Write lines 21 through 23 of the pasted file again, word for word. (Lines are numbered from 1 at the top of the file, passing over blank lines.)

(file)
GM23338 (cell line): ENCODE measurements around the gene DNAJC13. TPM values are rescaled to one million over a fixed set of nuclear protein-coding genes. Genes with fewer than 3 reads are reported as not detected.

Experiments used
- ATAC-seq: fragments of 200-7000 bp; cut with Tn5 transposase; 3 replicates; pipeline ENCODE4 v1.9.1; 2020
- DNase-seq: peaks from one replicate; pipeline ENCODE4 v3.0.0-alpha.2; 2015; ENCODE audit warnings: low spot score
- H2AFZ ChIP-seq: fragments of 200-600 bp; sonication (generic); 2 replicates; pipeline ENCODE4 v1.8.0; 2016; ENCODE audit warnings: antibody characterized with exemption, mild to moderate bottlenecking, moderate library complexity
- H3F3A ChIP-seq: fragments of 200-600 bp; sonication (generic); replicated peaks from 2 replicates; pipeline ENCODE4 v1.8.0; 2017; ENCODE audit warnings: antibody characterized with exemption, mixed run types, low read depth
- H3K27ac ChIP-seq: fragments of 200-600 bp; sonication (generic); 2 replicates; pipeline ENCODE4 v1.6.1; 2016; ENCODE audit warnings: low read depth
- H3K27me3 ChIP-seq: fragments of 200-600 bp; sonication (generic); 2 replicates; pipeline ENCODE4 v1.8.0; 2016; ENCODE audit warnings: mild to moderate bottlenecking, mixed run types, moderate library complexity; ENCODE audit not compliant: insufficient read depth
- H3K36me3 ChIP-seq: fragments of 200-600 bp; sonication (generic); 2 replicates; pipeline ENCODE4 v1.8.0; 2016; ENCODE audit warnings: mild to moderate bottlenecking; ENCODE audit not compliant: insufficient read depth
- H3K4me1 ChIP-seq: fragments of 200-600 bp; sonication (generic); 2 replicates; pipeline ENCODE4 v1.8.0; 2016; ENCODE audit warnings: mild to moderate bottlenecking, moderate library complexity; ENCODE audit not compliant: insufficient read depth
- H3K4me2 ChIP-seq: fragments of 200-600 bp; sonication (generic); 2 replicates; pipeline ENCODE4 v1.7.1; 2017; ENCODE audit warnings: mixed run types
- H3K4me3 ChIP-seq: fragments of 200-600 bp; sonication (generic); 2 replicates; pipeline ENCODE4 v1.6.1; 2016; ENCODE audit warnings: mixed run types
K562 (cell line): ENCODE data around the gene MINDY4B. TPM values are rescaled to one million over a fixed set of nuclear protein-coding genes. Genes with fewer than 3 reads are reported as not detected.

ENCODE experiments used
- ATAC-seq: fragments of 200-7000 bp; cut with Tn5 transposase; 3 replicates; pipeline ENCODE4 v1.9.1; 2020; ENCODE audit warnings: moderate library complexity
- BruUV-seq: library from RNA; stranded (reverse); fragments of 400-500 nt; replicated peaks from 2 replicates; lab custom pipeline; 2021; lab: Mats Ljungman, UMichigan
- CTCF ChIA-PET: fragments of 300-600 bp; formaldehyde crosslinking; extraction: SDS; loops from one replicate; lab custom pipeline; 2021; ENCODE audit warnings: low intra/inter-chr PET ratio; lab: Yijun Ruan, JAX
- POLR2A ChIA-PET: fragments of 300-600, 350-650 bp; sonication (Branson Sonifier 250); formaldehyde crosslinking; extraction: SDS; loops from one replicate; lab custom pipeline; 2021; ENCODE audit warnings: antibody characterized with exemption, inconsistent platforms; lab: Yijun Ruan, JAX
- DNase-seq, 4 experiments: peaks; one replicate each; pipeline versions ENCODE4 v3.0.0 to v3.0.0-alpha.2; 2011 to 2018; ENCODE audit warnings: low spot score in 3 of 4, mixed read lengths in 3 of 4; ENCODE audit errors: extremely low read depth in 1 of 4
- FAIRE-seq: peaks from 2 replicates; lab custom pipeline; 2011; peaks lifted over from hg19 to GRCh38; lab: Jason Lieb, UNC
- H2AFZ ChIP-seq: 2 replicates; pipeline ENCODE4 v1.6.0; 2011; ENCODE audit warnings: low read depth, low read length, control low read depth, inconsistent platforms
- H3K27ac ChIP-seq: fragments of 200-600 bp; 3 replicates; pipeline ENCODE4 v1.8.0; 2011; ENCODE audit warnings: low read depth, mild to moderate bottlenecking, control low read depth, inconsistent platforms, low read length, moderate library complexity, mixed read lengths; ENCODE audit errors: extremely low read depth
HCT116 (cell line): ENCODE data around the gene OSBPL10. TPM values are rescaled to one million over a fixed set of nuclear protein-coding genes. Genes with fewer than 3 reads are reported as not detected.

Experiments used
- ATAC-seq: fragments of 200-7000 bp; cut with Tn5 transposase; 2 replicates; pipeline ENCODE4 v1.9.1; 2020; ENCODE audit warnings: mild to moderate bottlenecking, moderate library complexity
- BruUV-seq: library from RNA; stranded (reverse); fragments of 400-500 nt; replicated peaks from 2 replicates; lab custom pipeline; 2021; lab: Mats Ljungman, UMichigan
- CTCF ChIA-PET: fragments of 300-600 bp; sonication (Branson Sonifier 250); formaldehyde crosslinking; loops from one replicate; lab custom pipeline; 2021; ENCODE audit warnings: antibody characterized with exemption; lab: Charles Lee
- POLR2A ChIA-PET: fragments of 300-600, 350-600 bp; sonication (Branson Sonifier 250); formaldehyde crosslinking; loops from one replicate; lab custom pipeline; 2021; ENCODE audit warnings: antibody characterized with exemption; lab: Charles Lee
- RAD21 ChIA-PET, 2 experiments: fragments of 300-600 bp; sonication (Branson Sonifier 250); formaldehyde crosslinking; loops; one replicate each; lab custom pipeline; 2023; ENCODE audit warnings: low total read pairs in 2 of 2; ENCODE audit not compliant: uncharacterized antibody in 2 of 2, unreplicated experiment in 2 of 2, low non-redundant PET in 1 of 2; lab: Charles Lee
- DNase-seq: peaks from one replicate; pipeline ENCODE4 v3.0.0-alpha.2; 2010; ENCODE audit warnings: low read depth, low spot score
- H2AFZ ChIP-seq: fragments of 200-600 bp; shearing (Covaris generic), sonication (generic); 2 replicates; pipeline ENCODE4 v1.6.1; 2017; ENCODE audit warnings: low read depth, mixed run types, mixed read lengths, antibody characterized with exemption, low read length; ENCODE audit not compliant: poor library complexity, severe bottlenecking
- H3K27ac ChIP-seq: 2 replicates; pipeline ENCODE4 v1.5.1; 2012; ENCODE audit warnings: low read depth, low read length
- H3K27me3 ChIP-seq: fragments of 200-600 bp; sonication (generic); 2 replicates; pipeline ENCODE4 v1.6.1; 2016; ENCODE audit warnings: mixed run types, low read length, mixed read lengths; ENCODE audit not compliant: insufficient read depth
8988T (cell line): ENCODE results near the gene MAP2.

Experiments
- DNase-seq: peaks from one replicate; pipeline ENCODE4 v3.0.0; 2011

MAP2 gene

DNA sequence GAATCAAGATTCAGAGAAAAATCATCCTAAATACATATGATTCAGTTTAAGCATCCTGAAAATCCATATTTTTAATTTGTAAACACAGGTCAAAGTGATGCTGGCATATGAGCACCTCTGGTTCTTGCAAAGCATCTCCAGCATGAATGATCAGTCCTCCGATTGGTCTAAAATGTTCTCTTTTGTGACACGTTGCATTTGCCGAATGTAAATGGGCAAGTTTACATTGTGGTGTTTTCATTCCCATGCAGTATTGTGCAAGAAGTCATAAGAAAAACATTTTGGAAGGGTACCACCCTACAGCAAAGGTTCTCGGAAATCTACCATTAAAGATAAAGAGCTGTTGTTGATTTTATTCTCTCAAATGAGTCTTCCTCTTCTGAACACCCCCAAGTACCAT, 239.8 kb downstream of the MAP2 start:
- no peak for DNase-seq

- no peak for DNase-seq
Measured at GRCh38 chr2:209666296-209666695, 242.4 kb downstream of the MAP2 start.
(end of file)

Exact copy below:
- H2AFZ ChIP-seq: 2 replicates; pipeline ENCODE4 v1.6.0; 2011; ENCODE audit warnings: low read depth, low read length, control low read depth, inconsistent platforms
- H3K27ac ChIP-seq: fragments of 200-600 bp; 3 replicates; pipeline ENCODE4 v1.8.0; 2011; ENCODE audit warnings: low read depth, mild to moderate bottlenecking, control low read depth, inconsistent platforms, low read length, moderate library complexity, mixed read lengths; ENCODE audit errors: extremely low read depth
HCT116 (cell line): ENCODE data around the gene OSBPL10. TPM values are rescaled to one million over a fixed set of nuclear protein-coding genes. Genes with fewer than 3 reads are reported as not detected.